A new trivalent influenza vaccine for intramuscular use is available for the 1997-1998 influenza season (Morbid Mortal Weekly Rep, 46 RR-9, April 25, 1997). Antigens in the current vaccine are A/johannesburg/82/96, antigenically equivalent to A/Bayern/07/95 (H1N1); A/Nanchang/933/95, antigenically equivalent to A/Wuhan/359/95 (H3N2); and B/Harbin/07/94, antigenically equivalent to B/Beijing/184/93. Only the H1N1 antigen is new this year. A highly publicized nasal spray flu vaccine still has not been approved by the FDA and will not be available in the USA for use in the current influenza season.
Med Lett Drugs Ther. 1997 Sep 12;39(1009):85-6 | Show Full IntroductionHide Full Introduction

Influenza Vaccine, 1996-1997

   
The Medical Letter on Drugs and Therapeutics • September 13, 1996;  (Issue 983)
The Centers for Disease Control and Prevention is anticipating a delay, but not a shortage, of influenza vaccine for the 2001-2002 season. Last year manufacturing problems led to a substantial delay in...
The Centers for Disease Control and Prevention is anticipating a delay, but not a shortage, of influenza vaccine for the 2001-2002 season. Last year manufacturing problems led to a substantial delay in vaccine availability. This years delay is being attributed, in part, to the discontinuation of the Fluogen (King) brand of vaccine. The 2001-02 vaccine will include A/New Caledonia/20/99 (H1N1)-like, A/Moscow/10/99 (H3N2)-like, and B/Sichuan/379/99-like antigens (MMWR Morb Mortal Wkly Rep, 50 RR-4:5, April 30, 2001).
Med Lett Drugs Ther. 1996 Sep 13;38(983):86 | Show Full IntroductionHide Full Introduction

Influenza Vaccine

   
The Medical Letter on Drugs and Therapeutics • September 1, 1995;  (Issue 956)
A new trivalent influenza vaccine is available for the 1995-1996 influenza season. Influenza vaccine, made from inactivated virus grown in eggs, is recommended especially for elderly and high-risk patients,...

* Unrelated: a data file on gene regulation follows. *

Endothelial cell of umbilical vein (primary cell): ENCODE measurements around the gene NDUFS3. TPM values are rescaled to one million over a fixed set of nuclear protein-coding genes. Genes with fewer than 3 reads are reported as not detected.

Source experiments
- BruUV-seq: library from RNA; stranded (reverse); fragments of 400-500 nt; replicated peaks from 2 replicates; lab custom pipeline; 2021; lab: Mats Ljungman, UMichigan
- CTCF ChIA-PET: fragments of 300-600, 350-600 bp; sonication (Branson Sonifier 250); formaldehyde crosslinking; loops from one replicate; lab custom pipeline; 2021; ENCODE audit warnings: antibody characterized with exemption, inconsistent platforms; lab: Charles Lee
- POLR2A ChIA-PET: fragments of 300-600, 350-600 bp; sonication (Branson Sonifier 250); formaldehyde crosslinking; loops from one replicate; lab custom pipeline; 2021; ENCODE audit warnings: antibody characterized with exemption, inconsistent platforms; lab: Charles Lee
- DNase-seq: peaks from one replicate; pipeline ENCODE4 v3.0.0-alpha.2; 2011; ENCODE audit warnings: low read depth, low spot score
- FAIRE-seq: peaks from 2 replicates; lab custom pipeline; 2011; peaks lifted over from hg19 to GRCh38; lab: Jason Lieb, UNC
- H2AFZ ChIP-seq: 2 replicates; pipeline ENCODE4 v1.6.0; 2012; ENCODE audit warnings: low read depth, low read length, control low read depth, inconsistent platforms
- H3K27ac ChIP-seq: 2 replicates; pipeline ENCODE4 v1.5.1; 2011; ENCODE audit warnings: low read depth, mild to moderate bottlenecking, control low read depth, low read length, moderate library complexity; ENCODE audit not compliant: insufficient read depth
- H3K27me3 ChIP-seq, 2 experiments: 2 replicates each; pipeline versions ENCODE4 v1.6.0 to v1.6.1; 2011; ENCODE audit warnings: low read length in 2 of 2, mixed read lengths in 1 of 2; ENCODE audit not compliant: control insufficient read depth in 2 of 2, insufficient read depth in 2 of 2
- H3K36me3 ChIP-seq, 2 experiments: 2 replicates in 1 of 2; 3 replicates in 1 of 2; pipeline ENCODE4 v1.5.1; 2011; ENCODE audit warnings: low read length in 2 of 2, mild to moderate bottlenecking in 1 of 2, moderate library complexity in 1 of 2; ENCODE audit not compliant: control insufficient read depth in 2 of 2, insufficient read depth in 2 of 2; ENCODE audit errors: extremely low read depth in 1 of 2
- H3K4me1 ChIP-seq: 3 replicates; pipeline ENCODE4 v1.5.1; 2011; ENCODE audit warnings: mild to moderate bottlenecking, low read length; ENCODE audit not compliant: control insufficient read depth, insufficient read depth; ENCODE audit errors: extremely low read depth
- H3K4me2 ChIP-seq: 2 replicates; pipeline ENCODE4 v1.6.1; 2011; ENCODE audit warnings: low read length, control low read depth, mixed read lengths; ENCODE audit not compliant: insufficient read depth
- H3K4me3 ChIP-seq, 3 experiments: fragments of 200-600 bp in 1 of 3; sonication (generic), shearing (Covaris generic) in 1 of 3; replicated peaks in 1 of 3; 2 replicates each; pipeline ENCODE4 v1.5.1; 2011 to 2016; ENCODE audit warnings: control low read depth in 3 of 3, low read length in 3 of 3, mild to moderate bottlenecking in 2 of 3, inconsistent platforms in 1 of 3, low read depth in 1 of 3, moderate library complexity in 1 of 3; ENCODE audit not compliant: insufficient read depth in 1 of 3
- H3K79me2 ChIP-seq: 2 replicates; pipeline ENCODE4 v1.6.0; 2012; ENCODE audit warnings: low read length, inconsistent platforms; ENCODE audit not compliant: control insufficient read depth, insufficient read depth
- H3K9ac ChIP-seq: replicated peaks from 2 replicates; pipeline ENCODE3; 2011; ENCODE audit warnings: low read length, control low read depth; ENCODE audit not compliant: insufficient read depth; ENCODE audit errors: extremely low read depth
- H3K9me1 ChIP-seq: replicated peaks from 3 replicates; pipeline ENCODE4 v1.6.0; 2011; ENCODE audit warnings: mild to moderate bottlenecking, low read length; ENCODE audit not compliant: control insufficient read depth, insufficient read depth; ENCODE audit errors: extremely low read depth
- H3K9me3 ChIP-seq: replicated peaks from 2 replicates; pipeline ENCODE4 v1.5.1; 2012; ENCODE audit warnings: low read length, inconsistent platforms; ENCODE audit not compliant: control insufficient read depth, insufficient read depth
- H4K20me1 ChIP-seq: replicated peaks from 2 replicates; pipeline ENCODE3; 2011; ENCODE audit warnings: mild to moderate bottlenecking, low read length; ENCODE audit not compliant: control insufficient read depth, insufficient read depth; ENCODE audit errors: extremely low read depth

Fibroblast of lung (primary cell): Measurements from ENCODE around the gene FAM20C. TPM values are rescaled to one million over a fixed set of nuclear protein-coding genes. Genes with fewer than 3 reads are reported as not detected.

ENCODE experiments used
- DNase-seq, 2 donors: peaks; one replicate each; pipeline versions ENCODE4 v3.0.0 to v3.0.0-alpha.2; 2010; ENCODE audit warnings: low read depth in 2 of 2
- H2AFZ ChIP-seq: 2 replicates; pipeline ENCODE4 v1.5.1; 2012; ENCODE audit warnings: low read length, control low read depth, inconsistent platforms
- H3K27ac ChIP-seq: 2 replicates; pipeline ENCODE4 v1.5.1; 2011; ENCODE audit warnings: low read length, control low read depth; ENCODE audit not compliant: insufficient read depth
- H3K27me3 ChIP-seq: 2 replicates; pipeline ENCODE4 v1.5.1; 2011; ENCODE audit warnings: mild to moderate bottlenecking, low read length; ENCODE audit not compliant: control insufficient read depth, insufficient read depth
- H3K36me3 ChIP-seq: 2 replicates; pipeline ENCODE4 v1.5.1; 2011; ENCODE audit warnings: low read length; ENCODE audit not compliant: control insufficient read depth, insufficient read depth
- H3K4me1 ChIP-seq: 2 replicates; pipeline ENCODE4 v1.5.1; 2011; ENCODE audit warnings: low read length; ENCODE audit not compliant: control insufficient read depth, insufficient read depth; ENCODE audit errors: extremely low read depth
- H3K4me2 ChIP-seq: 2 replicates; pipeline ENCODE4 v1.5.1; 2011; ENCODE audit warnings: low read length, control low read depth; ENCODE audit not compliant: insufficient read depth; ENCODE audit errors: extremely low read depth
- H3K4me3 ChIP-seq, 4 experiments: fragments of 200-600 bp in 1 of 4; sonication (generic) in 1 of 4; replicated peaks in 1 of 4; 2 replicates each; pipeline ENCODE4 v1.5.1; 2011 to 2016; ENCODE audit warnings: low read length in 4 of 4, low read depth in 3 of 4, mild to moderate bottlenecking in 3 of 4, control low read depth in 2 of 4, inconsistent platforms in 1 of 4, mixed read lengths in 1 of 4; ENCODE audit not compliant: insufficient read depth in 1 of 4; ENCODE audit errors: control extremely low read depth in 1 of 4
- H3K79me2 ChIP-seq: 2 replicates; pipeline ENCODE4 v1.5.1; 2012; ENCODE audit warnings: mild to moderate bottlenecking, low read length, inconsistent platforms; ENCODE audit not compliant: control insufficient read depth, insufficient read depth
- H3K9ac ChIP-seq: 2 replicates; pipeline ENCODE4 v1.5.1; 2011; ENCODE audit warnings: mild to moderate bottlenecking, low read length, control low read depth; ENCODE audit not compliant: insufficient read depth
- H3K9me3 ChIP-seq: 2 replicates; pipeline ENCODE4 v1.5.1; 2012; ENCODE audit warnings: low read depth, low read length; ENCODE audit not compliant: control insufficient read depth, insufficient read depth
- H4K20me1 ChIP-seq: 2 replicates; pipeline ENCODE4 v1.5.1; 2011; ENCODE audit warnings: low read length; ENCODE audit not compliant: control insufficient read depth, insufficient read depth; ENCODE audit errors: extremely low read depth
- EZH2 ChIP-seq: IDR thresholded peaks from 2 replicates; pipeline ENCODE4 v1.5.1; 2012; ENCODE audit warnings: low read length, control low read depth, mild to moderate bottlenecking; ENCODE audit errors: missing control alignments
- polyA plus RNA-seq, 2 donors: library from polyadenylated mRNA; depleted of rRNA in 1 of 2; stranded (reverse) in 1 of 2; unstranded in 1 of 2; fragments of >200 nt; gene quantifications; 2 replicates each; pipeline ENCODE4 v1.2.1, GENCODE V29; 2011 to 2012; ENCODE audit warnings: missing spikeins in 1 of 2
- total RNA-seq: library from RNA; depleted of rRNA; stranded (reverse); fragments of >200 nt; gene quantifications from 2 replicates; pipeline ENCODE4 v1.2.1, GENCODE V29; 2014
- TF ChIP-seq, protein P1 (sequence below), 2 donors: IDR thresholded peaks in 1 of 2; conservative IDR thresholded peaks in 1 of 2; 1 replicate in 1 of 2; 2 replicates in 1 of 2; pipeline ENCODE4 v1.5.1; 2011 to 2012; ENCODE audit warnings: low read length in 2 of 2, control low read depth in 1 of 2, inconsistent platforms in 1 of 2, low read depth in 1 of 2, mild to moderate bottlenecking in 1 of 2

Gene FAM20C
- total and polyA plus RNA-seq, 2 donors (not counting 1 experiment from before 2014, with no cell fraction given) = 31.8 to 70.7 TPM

A new trivalent influenza vaccine is available for the 1995-1996 influenza season. Influenza vaccine, made from inactivated virus grown in eggs, is recommended especially for elderly and high-risk patients, their household contacts and health-care personnel who may come in contact with such patients (Morbid Mortal Weekly Rep, 44, RR-3, April 21, 1995). Antigens in the current vaccine are derived from A/Texas/36/91/ (H1N1), A/Johannesburg and B/Harbin antigens are new this year.
Med Lett Drugs Ther. 1995 Sep 1;37(956):78 | Show Full IntroductionHide Full Introduction

Influenza Vaccine, 1995-1995

   
The Medical Letter on Drugs and Therapeutics • September 16, 1994;  (Issue 931)
Influenza vaccine for the 2002-2003 season will include last year's A strains, A/New Caledonia/20/99 (H1N1)-like and A/Moscow/10/99 (H3N2)-like, and a new B strain, B/Hong- Kong/330/01-like (MMWR Morb Mortal...
Influenza vaccine for the 2002-2003 season will include last year's A strains, A/New Caledonia/20/99 (H1N1)-like and A/Moscow/10/99 (H3N2)-like, and a new B strain, B/Hong- Kong/330/01-like (MMWR Morb Mortal Wkly Rep 2002; 51:503).
Med Lett Drugs Ther. 1994 Sep 16;36(931):84 | Show Full IntroductionHide Full Introduction

Influenza Vaccine, 1993-1994

   
The Medical Letter on Drugs and Therapeutics • September 17, 1993;  (Issue 905)
A new trivalent influenza vaccine is available for the 1993-1994 influenza season. Vaccination may be even more important than usual this year because of the appearance late in last year's flu season of a new...
A new trivalent influenza vaccine is available for the 1993-1994 influenza season. Vaccination may be even more important than usual this year because of the appearance late in last year's flu season of a new antigenic variant, which was associated with an increase in deaths (Morbid Mortal Weekly Rep, 42:385, May 28, 1993). Influenza vaccine is recommended especially for the elderly and high-risk patients, their household contacts, and health-care personnel who may come in contact with such patients (Morbid Mortal Weekly Rep, 42,RR-6, May 14, 1993).
Med Lett Drugs Ther. 1993 Sep 17;35(905):89-90 | Show Full IntroductionHide Full Introduction

Influenza Vaccine, 1992-1993

   
The Medical Letter on Drugs and Therapeutics • September 18, 1992;  (Issue 879)
A new trivalent influenza vaccine is now available for the 1992-1993 influenza season (Morbid Mortal Weekly Rep, 41, RR-9:1, May 15, 1992). Vaccination is recommended especially for elderly and high-risk...
A new trivalent influenza vaccine is now available for the 1992-1993 influenza season (Morbid Mortal Weekly Rep, 41, RR-9:1, May 15, 1992). Vaccination is recommended especially for elderly and high-risk patients, their household contacts, and health-care personnel who may come in contact with such patients. Antigens in the current vaccine are derived from A/Texas/36/91 (H1N1), A/Beijing/353/89 (H3N2), and B/Panama/45/90. The A/Texas/36/91 (H1N1) strain is new this year.